DmC is evidence of all of the worst of Western excess: it is a torrid experience to play through and is bound to leave a sour taste in even the most liberal of people’s mouths. The true shame behind this state of affairs is that the crass, rude and infantile veneer that serves as the game’s exterior presentation mars the experience of the incredibly polished, incredibly capable gameplay mechanics and some wonderful art direction and level design. What could have been a stellar reimagining of the franchise for the current generation fritters away all potential on a litany of four-letter expletives and a supposedly subversive plot that smacks of the incoherent rantings of an unmedicated paranoid schizophrenic. Capcom’s brief to Ninja Theory that they sought a Westernisation of the franchise from this joint venture may well, with hindsight, be judged to be a little too broad in scope.
Dante was, as protagonist of the Devil May Cry series, always somewhat of a cad: always cavalier and somewhat caustically sarcastic. In spite of this, the character managed to retain some charm by virtue of a great deal of his dialogue being hideously clichéd to a degree that even the most finely aged Camembert could appreciated and the fact that he was self-aware enough to poke fun at his own ridiculous and sometimes childish antics. The Dante of DmC carries over this caddishness, but in a thoroughly unlikeable way: the lack of any reflection on his part leads to these character flaws merely reinforcing the degree to which the player is bound to find his behaviour intolerable, rather than providing any sense of his being aware of the consequences or sheer irrationality of his actions. The elements of bloodlust and sexual deviance that Ninja Theory have deemed necessary to add to his character do not serve to endear him any either: while Devil May Cry‘s Dante’s interests were also of the violent sort, he never took the sort of sadistic pleasure in following through with violent acts as neo-Dante does – it was merely a means to an end, rather than an enjoyable end in itself. No, it is not about the colour of his hair: Dante truly is just a horrible character in this iteration.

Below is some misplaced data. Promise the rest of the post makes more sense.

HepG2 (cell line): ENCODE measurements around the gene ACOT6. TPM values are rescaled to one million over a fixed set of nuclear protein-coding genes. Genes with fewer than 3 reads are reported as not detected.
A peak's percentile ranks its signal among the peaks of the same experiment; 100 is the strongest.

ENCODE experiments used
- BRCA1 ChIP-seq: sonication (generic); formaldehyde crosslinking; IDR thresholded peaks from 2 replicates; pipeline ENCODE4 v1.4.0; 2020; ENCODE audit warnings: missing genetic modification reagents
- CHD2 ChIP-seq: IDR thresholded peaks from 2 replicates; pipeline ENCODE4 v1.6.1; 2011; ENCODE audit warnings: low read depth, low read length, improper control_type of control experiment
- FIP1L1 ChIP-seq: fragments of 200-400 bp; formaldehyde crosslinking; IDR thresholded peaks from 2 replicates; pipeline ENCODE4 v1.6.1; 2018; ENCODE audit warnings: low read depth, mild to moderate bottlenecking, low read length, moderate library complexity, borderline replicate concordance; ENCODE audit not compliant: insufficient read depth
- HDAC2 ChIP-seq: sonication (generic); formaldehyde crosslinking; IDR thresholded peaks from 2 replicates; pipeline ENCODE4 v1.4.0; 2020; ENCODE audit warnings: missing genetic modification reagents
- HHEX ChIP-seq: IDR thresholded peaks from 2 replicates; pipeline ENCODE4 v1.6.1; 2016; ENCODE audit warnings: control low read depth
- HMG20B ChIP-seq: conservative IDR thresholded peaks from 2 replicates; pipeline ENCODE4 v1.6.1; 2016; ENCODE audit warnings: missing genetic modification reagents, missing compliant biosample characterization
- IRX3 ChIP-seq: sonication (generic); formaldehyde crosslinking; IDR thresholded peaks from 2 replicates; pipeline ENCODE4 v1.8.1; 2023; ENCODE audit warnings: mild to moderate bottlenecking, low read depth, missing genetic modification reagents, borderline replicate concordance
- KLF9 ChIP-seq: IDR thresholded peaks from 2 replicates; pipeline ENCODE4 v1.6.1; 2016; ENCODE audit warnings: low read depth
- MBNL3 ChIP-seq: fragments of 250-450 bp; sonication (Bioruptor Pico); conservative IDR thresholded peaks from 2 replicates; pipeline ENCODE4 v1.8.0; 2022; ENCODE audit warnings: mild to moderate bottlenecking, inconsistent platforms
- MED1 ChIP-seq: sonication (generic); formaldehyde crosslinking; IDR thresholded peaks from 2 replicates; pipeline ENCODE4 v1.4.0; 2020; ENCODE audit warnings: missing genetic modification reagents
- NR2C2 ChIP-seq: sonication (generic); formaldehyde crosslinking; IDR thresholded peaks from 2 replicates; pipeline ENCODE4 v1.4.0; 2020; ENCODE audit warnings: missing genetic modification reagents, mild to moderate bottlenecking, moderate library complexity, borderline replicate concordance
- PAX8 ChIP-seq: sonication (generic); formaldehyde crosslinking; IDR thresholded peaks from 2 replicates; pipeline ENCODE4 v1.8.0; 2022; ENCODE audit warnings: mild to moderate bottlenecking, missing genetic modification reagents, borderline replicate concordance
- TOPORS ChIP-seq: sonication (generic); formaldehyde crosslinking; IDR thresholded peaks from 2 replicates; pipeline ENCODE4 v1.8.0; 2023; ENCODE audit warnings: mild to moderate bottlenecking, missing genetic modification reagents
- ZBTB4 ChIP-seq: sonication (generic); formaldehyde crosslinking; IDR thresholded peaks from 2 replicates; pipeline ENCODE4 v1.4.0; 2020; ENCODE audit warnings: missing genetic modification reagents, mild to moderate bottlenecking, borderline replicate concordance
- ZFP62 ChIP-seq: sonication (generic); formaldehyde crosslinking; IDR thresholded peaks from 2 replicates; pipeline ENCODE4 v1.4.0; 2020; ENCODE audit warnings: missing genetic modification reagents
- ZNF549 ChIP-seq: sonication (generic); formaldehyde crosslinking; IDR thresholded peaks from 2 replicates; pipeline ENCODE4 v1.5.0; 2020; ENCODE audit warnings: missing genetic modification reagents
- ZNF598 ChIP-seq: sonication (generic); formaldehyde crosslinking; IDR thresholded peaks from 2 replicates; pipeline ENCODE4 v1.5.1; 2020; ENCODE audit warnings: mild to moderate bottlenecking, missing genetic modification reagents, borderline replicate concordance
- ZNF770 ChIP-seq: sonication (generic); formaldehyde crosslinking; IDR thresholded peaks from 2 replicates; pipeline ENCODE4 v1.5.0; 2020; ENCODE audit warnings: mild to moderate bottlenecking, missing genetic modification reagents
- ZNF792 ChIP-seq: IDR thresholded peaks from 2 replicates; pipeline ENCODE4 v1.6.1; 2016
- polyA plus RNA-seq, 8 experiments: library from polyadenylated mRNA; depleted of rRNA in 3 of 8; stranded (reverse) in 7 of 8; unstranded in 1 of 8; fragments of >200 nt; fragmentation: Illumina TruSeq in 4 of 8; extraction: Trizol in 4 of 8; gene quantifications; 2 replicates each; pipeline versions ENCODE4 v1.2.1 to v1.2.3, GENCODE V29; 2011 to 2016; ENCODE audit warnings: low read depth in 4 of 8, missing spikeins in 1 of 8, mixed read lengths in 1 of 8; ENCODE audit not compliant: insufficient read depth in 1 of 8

Even though, with story progression, the player is expected to feel greater and greater levels of sympathy towards Dante, the writing around this is of the laziest kind imaginable: his being a completely and utterly despicable person is explained away by his loss of memory at a young age. Given that he does not remember his parents, he would be bound to be a lost soul searching for gratification through wild sex and violence – or so Ninja Theory’s societal logic goes. Upon restoration of the memory of his mother, Dante suddenly becomes far more tender a person: with no real transformative change occurring at all, the player is expected to stomach a complete change in personality. It is simply not good enough.
The narrative of the game follows Dante and sibling freeing mankind from the yoke of, if the paraphrasing will be excused, a fictionalised Coca Cola, Goldman Sachs and Fox News, responsible for pacifying and enslaving mankind from a parallel dimension known as Limbo. The age-old “capitalism and consumerism are enslaving man” trope is a poor one to run with, if only due to its tendency to appeal, in the crass way it is portrayed in DmC, to disenfranchised teenagers above all else. The fact that Ninja Theory are particularly proud of the writing of this element of the story is somewhat damning of what is still considering good story in video games. It does nothing that has not been done before, and adds nothing new to the table to surpass those which it emulates.